A differential 10 constructed in accordance with the illustrated embodiment is shown in FIG. 1. The differential 10 is illustrated in all figures as being assembled into an independent axle configuration, but it should be readily apparent to one skilled in the art that the differential 10 may be used in other configurations, such as a tubular or beam axle. The differential 10 receives an input torque from a drive shaft 20, and transfers the input torque to a first axle shaft 12 and a second axle shaft 16. More specifically, the drive shaft 20 engages the ring gear 30 and rotates the ring gear 30 about a longitudinal axis 100. The differential case typically found in differentials is eliminated. Instead, the ring gear 30 encases and locates the pinions 50 as well as the first side gear 14 and second side gear 18. A fastener assembly 86 retains and secures the side gears 14 and 18 and pinions 50 within the ring gear 30. The elimination of the traditional differential case allows for a lightweight, low cost differential. A differential cover (not shown) may encase the differential 10 to protect the differential from environmental contamination.

A rotational slip coupling assembly 110 (FIG. 2) is configured to bias the pinions 50 against rotation until a specified torque is reached. More specifically, the rotational slip coupling assembly 110 includes a friction disc 80 movable in relation to rotation about the ring gear 30 and a clutch ring 70 movable in relation to rotation about the ring gear 30 as well as the pinions 50. The rotational slip coupling assembly 110 also includes a biasing element 82 to bias the clutch ring 70 and friction disc 80 into engaged positions so that the pinions 50 are biased from rotating.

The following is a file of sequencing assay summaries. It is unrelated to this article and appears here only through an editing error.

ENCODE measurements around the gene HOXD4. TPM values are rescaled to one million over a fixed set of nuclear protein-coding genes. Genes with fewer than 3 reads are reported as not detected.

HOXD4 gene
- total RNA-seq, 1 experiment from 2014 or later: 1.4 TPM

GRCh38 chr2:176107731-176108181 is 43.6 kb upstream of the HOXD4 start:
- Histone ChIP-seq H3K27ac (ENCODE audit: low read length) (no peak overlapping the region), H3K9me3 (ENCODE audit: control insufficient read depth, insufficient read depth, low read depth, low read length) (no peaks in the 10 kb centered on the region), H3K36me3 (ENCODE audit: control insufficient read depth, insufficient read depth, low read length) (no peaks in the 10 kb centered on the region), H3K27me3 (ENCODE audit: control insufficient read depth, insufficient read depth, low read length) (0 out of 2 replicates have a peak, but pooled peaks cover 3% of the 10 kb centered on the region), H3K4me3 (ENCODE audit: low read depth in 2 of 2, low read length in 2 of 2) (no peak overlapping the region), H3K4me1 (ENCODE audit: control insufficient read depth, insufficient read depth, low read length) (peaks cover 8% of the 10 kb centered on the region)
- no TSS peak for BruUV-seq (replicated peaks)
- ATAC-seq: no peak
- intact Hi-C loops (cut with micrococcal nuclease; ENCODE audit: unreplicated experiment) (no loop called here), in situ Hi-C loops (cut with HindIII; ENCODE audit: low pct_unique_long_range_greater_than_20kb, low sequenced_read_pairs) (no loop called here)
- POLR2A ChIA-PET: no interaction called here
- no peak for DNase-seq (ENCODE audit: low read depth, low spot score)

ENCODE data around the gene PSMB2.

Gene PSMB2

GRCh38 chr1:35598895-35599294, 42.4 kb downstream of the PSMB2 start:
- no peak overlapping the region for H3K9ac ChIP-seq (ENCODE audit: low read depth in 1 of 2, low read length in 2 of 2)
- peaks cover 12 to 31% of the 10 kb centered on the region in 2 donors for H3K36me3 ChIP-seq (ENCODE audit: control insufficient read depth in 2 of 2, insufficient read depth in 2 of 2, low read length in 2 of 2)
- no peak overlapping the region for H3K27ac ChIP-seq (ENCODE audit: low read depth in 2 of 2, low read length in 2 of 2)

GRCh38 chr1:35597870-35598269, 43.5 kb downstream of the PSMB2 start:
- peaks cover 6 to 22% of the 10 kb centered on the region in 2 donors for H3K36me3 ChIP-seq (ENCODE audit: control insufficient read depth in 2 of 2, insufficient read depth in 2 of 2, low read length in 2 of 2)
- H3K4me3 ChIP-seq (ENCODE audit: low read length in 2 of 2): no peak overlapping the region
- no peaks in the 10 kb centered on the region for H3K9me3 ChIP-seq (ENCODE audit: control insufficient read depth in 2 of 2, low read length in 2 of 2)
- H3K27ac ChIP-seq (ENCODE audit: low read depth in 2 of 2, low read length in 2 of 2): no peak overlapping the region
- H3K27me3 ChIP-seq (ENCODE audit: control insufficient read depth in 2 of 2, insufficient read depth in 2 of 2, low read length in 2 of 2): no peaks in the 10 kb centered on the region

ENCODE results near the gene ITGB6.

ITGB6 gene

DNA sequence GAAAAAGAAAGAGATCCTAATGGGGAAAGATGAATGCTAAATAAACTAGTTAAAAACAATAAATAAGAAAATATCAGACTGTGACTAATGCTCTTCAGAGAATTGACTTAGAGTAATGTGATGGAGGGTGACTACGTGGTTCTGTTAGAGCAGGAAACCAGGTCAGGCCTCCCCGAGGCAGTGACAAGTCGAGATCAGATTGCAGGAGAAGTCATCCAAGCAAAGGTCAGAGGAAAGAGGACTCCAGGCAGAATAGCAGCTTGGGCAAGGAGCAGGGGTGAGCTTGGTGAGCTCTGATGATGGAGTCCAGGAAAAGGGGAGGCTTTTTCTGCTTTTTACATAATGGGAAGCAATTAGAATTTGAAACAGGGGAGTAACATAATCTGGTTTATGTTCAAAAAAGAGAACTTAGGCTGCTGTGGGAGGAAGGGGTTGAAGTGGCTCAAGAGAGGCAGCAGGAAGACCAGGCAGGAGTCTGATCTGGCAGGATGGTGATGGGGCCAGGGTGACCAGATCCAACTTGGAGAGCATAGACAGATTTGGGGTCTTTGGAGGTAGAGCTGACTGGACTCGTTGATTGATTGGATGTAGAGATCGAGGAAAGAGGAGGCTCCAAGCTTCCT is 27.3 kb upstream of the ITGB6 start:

The drive shaft 20 applies torque from the engine (not shown) to the differential 10. The drive shaft 20 is illustrated as a hypoid gear forged from steel and machined to the proper dimensions. A beveled gear 22 on the drive shaft 20 engages the ring gear 30. Of course, other drive shaft configurations may be used to transfer torque from the engine to the differential 100.